Nothing beats OLED as far as contrast and black level control go. The simple fact that an OLED display can completely turn off all conventionally measurable or in any way visible light right down to the level of a single pixel pretty much ensures an enormous level of performance superiority in comparison to the light bleed that even the very best full-array LED LCD TVs can’t completely avoid. As a result of this perfect, pixel level light and dark control, OLED TVs also offer up exquisite, precisely tuned contrast levels that are great for HDR as long as a lower maximum screen brightness is ignored.
The superior contrast and black level control of OLED and its consequent capacity for superb range of contrast also means an exquisite level of realism in onscreen content, and we can’t not love this.
Nothing so far in LCD technology beats the practically perfect viewing angles of OLED TVs. Because OLED doesn’t require the presence of an extra layer in which LCD TVs have their LCD panel above the illumination source, light, dark and color aren’t distorted in any serious way. Thus, the viewing angles of OLED 4K TVs look nearly perfect even at extreme 80+ degree angles from center. Some OLED 4K TVs do take on a slight yellowish tinge when viewed from this POV but this is a minor inconvenience in comparison to the 50 or more percent of contrast decrease even high quality LCD/LED TVs will show at such viewing angles.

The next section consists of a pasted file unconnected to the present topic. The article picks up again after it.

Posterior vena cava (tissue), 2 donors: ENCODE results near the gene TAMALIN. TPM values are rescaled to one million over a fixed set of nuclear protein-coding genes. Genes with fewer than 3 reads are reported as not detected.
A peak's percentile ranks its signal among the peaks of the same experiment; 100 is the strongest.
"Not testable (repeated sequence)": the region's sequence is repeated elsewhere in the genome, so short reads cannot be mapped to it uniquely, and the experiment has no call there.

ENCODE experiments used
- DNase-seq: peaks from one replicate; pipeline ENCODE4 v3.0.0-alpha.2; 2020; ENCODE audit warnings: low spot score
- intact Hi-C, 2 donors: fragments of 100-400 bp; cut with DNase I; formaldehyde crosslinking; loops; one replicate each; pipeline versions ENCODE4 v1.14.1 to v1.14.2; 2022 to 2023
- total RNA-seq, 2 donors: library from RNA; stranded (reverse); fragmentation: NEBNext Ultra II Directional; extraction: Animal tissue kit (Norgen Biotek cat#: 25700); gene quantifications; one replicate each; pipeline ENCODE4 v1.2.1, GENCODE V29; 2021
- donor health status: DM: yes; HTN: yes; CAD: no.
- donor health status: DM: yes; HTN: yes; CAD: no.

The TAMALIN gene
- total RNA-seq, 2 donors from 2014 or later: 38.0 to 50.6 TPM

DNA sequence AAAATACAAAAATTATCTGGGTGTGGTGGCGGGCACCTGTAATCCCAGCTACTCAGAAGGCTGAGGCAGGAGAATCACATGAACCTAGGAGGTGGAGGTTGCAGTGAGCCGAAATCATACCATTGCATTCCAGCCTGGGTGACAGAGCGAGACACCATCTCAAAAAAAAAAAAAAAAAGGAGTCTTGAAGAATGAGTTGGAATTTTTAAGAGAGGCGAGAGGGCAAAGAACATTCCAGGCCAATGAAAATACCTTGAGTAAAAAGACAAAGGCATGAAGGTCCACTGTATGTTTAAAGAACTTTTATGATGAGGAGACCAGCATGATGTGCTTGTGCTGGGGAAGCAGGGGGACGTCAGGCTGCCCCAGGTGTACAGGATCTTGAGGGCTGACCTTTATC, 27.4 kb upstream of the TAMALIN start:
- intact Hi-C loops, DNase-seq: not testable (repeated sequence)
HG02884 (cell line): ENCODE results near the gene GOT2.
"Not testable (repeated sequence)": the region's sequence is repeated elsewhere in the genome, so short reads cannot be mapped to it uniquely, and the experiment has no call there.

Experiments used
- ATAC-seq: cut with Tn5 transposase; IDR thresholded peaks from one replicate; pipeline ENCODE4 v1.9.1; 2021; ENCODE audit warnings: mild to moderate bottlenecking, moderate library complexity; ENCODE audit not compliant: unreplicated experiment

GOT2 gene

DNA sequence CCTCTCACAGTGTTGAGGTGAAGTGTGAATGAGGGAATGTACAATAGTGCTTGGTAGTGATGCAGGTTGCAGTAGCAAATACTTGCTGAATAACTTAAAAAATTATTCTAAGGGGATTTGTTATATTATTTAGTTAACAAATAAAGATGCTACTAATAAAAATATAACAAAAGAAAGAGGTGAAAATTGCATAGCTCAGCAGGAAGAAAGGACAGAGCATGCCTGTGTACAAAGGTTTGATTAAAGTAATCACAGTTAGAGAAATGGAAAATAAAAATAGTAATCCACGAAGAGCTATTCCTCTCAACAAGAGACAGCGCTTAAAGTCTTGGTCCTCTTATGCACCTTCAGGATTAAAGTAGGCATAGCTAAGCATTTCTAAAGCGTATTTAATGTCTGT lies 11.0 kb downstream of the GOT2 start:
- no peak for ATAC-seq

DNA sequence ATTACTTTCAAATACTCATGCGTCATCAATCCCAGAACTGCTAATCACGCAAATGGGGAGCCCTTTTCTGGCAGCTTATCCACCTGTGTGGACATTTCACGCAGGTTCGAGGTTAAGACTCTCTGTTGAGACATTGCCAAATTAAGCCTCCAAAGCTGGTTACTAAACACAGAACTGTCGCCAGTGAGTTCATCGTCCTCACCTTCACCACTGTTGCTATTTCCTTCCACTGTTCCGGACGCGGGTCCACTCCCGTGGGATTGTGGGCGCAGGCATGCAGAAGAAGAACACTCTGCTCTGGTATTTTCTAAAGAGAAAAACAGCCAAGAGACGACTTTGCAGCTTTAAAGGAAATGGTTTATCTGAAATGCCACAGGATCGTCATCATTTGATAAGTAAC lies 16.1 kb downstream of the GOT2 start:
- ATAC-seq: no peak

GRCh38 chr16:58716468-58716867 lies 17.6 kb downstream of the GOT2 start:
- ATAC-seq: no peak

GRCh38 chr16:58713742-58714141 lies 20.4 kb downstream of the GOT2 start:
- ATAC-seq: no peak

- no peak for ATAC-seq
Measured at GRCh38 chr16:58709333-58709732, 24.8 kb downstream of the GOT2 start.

Screen Color Uniformity
The screen uniformity of OLED televisions isn’t perfect, but it comes much closer to being so than what we’ve seen in any LCD TV, even some of the best models from Samsung or Sony. Grey tones and other colors look almost perfect across the screen with only very minor errors in uniformity rarely being visible and usually in older model OLD 4K TVs. In contrast, even high quality generally exquisite 4K LCD TVs like Samsung’s JS9000 show at least some visible lack of uniformity for grey and possibly other colors.